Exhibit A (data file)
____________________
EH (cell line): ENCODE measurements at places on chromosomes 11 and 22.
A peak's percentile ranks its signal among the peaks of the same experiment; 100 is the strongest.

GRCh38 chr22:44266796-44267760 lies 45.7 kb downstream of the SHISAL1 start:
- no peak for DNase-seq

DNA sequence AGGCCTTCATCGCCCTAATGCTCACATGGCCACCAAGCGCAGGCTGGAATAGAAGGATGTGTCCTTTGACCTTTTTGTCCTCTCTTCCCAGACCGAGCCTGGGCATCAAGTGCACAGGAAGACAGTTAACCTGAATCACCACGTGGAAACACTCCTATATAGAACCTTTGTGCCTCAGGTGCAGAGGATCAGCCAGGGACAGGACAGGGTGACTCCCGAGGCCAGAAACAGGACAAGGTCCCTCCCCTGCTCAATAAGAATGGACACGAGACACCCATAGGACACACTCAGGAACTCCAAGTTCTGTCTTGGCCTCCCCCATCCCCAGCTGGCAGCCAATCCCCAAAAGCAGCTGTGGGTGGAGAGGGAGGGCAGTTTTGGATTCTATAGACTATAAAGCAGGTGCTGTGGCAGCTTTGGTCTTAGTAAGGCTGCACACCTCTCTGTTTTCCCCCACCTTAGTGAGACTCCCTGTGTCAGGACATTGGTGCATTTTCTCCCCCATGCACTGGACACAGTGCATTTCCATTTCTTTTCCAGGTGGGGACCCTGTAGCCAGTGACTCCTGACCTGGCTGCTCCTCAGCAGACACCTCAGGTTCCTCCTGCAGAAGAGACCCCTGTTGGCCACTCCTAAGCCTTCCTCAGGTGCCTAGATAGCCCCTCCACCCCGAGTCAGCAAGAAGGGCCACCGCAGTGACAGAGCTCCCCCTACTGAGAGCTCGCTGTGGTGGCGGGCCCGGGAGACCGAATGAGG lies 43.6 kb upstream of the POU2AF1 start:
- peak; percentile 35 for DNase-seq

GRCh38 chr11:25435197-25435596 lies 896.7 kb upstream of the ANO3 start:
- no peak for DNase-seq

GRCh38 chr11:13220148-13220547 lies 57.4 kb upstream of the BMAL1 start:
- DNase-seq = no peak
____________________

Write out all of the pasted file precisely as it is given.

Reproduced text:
EH (cell line): ENCODE measurements at places on chromosomes 11 and 22.
A peak's percentile ranks its signal among the peaks of the same experiment; 100 is the strongest.

GRCh38 chr22:44266796-44267760 lies 45.7 kb downstream of the SHISAL1 start:
- no peak for DNase-seq

DNA sequence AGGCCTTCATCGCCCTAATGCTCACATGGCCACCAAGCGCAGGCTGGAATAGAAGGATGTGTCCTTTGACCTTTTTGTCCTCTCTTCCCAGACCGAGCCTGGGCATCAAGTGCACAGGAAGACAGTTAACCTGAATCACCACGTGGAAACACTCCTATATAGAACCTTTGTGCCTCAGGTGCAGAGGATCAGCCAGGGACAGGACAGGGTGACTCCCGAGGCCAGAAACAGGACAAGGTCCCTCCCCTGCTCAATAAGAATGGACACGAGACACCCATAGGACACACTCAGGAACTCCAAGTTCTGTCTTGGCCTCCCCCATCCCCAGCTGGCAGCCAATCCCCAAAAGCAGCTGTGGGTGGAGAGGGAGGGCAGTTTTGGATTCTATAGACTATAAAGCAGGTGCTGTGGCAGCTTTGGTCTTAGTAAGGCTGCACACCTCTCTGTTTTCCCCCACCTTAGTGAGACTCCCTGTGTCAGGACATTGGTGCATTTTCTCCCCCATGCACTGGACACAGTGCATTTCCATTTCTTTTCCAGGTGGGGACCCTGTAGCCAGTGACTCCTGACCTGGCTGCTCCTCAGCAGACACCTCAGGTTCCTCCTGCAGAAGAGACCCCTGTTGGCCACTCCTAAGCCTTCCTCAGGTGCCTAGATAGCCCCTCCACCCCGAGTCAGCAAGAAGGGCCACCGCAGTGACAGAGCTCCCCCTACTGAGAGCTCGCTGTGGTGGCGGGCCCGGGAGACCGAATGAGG lies 43.6 kb upstream of the POU2AF1 start:
- peak; percentile 35 for DNase-seq

GRCh38 chr11:25435197-25435596 lies 896.7 kb upstream of the ANO3 start:
- no peak for DNase-seq

GRCh38 chr11:13220148-13220547 lies 57.4 kb upstream of the BMAL1 start:
- DNase-seq = no peak